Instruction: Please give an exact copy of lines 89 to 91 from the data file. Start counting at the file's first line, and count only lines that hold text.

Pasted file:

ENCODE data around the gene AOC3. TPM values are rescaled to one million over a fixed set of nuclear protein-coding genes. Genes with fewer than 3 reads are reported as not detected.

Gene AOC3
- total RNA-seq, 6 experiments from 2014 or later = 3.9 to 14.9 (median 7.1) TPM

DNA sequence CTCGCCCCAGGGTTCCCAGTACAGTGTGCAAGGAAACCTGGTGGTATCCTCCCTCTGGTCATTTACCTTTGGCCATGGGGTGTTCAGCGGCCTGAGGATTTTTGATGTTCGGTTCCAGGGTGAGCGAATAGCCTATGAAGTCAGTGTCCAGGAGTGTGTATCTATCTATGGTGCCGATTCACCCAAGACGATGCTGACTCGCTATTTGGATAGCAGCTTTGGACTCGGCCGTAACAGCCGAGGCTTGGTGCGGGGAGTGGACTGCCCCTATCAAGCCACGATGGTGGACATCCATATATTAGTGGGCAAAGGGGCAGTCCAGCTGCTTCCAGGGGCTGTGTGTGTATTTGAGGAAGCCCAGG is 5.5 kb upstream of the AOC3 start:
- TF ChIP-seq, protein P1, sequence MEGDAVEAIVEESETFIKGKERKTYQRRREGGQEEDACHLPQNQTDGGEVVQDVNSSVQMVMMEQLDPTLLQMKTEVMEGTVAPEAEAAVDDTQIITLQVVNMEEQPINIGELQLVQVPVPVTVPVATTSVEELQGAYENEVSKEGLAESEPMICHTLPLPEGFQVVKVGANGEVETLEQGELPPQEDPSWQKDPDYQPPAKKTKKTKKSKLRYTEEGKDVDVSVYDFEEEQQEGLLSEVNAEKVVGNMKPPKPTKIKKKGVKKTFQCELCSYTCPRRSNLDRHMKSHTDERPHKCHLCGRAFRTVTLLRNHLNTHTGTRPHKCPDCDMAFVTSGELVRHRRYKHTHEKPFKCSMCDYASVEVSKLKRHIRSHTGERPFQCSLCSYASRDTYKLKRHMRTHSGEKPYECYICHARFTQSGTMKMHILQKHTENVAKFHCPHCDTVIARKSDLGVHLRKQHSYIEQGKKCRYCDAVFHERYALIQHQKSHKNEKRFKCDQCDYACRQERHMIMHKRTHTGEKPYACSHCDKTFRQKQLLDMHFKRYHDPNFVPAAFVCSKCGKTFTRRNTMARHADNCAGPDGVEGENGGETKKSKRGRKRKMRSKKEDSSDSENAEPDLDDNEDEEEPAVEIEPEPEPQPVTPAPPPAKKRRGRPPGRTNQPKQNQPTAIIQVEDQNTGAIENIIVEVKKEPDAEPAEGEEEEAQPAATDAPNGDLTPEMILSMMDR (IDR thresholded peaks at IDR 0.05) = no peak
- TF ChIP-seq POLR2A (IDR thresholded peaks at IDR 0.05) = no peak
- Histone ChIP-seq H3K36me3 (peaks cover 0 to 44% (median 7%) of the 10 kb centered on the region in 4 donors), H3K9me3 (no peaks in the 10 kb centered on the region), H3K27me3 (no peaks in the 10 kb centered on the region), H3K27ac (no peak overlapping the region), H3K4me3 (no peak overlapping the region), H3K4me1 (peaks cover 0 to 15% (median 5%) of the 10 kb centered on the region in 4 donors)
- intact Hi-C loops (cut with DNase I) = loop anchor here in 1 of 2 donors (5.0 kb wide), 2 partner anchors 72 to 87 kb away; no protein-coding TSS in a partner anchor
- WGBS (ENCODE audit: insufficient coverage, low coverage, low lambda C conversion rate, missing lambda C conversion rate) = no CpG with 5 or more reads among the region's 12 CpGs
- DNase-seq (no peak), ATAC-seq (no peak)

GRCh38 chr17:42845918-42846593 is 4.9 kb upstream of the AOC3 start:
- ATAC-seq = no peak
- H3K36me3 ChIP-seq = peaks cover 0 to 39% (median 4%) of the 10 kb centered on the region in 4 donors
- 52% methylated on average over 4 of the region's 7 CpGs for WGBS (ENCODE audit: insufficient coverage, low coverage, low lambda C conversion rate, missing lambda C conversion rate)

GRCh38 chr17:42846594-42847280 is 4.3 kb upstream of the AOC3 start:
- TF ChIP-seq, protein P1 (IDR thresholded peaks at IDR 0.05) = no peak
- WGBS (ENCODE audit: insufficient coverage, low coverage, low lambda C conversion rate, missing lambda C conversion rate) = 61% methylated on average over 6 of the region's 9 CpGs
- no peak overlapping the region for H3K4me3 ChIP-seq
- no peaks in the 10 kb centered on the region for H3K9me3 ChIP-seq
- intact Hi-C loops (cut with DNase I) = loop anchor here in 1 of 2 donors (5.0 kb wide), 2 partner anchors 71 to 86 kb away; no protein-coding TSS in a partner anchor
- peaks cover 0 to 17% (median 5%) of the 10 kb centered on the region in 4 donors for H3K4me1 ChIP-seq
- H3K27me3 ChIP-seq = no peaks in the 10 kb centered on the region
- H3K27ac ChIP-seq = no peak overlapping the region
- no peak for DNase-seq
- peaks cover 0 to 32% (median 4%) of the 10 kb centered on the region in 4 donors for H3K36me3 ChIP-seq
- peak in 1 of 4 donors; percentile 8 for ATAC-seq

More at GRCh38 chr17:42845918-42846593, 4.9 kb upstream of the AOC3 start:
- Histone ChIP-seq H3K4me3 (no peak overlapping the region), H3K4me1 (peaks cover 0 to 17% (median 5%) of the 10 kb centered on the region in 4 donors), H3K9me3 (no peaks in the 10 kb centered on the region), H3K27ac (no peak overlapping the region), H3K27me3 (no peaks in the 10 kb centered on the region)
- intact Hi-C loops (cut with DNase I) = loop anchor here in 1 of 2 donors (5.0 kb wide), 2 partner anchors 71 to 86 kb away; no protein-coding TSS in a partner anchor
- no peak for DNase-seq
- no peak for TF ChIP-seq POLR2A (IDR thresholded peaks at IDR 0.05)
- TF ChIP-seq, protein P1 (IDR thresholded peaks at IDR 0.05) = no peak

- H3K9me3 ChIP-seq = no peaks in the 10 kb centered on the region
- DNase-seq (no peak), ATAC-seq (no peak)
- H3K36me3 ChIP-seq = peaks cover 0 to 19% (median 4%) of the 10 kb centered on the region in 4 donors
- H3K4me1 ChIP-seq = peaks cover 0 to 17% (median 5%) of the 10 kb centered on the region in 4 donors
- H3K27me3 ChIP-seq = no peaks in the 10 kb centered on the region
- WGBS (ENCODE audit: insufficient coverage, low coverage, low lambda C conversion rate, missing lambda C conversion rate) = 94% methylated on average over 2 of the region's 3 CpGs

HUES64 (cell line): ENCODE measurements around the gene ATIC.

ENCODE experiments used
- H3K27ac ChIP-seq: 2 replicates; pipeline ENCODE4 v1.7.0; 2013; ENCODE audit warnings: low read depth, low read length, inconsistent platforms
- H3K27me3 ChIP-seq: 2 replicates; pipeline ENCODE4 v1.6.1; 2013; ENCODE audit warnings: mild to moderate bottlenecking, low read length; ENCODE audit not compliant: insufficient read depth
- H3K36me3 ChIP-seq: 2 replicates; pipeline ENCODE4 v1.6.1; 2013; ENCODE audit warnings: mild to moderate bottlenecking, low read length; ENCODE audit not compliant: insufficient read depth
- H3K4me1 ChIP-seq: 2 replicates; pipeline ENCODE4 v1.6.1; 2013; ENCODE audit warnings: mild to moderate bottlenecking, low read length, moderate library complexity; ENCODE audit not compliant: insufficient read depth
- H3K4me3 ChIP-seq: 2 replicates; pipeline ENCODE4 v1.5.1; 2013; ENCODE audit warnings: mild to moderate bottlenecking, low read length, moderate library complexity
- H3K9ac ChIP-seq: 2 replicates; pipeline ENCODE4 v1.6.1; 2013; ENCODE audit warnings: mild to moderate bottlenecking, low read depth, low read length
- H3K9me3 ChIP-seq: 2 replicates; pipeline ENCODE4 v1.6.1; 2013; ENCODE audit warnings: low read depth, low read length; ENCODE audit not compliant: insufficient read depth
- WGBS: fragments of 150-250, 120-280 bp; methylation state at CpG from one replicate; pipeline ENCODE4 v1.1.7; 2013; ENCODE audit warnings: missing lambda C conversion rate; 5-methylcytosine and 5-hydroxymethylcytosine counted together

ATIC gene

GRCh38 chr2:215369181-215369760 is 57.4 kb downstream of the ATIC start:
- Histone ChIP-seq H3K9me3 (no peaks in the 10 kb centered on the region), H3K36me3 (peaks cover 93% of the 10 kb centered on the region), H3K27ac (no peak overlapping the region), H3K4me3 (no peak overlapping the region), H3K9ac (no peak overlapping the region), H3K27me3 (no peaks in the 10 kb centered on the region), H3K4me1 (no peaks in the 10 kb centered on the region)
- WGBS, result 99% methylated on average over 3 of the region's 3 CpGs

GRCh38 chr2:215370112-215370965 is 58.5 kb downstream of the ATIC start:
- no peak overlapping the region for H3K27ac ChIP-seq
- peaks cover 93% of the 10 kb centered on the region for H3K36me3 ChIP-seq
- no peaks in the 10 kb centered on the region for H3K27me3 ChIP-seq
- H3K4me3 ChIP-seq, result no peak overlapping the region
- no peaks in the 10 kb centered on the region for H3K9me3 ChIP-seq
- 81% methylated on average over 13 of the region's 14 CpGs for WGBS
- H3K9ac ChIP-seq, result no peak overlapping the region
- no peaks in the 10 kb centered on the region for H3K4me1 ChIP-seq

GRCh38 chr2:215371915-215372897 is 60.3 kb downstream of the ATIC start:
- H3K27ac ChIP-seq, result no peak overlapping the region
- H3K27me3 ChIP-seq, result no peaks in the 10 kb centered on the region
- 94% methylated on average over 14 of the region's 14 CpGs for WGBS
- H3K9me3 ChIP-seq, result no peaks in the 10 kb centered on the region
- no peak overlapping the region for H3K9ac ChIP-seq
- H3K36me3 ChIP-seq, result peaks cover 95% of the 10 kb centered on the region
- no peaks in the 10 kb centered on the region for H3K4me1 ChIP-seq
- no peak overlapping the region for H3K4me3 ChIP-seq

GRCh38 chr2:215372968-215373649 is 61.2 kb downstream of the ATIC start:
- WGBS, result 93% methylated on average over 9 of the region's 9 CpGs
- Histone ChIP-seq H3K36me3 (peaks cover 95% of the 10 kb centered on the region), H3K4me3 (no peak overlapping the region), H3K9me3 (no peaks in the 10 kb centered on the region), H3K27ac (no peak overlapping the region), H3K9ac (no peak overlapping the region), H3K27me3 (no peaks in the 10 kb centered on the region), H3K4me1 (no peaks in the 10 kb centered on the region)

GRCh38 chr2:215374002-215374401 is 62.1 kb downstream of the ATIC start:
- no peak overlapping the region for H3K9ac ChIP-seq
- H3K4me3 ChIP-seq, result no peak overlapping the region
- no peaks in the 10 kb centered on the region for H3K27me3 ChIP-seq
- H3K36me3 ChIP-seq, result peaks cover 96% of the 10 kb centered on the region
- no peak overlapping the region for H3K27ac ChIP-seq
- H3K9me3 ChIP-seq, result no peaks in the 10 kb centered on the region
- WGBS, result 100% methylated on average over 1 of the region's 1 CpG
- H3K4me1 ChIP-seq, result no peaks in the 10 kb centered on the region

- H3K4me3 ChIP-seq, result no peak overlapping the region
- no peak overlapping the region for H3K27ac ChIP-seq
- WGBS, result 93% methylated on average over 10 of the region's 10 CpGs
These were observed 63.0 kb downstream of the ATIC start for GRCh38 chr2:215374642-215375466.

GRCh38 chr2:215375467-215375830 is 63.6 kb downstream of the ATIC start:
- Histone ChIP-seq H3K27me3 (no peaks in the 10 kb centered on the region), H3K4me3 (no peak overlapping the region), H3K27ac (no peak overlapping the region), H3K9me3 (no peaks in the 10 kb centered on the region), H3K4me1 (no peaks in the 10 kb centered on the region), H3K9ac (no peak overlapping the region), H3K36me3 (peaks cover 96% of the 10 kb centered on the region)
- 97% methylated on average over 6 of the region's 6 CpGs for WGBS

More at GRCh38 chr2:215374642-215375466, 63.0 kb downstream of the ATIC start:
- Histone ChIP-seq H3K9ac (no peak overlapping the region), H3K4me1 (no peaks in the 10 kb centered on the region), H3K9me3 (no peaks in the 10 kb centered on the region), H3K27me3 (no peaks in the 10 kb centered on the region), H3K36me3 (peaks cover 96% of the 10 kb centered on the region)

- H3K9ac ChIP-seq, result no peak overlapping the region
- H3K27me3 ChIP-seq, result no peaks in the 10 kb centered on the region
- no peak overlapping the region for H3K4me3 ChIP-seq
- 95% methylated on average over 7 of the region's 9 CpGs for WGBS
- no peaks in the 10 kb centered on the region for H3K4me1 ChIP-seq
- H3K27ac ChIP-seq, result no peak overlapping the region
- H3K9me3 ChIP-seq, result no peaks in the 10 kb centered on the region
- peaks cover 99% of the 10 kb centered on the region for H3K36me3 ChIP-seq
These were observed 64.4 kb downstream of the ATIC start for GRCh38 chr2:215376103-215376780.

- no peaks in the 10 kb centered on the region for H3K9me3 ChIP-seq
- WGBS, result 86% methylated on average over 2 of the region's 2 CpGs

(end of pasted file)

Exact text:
- 97% methylated on average over 6 of the region's 6 CpGs for WGBS

More at GRCh38 chr2:215374642-215375466, 63.0 kb downstream of the ATIC start:
- Histone ChIP-seq H3K9ac (no peak overlapping the region), H3K4me1 (no peaks in the 10 kb centered on the region), H3K9me3 (no peaks in the 10 kb centered on the region), H3K27me3 (no peaks in the 10 kb centered on the region), H3K36me3 (peaks cover 96% of the 10 kb centered on the region)